Monday, November 25, 2019

Red Lights Ahead (1936)

The Wallace family is as full of children as it is petty drama. The kids are constantly getting on each-other's nerves, while the parents have their own obstacles. Thinks take an interesting turn when the father, a lowly member of a lodge club, is offered to take part in a high-profit investment in a new gold mine. Despite the protestations of his wife, he jumps on the scheme, mortgaging the house. When their newfound wealth starts flowing in, it immediately goes to the kids' heads...but it turns out the gold mine is al a hoax by a couple of con artists. Will they be stopped in time? And where did the family's new money really come from?...

Red Lights Ahead is an entertaining golden age picture. It tells a fun story, with a good message, and it doesn't beat you over the head with it either. It's nice and simple, and decently funny to boot.

This is by and large a character piece, and with seven members of the family, not counting supporting characters, it could have run the risk of overflowing the pot. Thankfully this isn't the case. Not all the kids are the most developed, but they all have at least one distinctive characteristic each, and none feel superfluous.

The story is well told. Everything's paced decently, and it's nice watching how things unfold. The only time it moves super quickly is the sudden time shift when they're rich, but it's not that bad.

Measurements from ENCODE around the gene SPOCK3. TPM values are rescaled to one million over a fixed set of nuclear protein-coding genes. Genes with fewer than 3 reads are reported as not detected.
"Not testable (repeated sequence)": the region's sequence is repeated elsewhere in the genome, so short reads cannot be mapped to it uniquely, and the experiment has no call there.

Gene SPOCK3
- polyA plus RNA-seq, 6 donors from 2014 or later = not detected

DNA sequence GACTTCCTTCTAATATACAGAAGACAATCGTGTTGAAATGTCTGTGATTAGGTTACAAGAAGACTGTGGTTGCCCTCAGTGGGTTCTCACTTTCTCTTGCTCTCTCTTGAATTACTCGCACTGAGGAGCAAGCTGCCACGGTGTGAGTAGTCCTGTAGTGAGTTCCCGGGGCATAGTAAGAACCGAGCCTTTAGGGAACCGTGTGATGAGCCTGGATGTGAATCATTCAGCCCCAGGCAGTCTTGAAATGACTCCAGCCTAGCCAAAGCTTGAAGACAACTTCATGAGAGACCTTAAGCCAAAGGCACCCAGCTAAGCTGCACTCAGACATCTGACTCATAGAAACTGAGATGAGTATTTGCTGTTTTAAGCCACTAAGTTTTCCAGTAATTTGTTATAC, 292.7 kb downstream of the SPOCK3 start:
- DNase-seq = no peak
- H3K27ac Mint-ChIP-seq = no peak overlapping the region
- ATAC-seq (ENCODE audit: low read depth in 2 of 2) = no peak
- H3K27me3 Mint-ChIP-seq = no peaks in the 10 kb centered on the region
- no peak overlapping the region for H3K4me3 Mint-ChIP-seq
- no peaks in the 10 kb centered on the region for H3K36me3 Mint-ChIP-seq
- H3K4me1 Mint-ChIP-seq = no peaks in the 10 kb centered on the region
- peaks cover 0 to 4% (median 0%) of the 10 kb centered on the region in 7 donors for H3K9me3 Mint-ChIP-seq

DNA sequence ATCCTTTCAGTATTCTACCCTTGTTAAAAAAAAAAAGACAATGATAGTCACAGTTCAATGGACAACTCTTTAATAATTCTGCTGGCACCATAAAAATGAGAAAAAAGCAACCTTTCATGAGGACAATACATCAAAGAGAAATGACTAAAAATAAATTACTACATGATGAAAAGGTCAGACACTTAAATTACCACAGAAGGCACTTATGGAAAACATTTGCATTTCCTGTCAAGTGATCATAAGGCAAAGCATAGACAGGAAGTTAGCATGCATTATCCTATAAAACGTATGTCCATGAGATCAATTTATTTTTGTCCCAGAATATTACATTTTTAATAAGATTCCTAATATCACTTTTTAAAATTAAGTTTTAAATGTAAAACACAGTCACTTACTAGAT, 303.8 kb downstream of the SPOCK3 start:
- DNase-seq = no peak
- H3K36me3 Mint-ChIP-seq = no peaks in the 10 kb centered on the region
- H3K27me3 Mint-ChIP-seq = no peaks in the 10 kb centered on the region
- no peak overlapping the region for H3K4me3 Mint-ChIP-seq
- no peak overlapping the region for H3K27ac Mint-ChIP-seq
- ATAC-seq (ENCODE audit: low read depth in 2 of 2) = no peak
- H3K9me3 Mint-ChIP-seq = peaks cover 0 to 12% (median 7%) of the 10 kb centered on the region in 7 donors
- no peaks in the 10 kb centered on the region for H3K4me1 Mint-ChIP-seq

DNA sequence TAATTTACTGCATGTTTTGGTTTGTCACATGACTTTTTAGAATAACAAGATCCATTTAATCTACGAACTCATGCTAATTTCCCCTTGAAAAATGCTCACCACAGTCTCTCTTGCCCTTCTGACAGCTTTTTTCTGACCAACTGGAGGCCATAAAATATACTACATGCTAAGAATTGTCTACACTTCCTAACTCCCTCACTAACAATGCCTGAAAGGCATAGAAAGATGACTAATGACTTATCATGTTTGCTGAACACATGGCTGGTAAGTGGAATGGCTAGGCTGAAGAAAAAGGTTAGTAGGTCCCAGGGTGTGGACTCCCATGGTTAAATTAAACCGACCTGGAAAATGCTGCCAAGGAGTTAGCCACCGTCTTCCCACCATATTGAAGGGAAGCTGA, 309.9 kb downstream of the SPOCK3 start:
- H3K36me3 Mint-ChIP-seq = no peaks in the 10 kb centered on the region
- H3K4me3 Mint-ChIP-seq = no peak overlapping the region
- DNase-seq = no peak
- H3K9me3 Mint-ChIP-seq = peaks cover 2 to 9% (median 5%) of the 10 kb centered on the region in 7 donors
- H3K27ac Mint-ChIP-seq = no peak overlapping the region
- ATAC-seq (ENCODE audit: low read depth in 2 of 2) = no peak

Complete with an ill-advised interest in new-age mumbo jumbo, Mary is the main dissenter towards her mother and grandpa, insisting the investment scheme is what's best for the family. Edna is simpler, with her fascination with all things boys. Willy is a frustrating little shit, but in an amusing way, even if you wanna bop him one. George is a perfect radio announcer, but perpetually without a job. The family patriarch is a likeable though somewhat naive dope, and the mother was more realistic and concerned. My favourite character is the grandfather, who seems a little kooky, and not up with it, but quickly turns out to be a sharp old dog who figures everything out.

The rest of the cast are fine. The two villains aren't terribly unique, but they do what they need to. The butler Perkins is funny in his brief role, and the French maid would be bordering on insufferable if it didn't turn out her accent is meant to be fake. I guess that's the way for a maid to appear more distinguished! Pretend like you're from the continent...

The acting here is all good. It's neat watching all these personalities play off each other, and it's to the actors' credit that it all pulls off without a hitch.

This isn't the funniest or deepest movie out there, but Red Lights Ahead has got enough going for it to recommend it.

No comments:

Post a Comment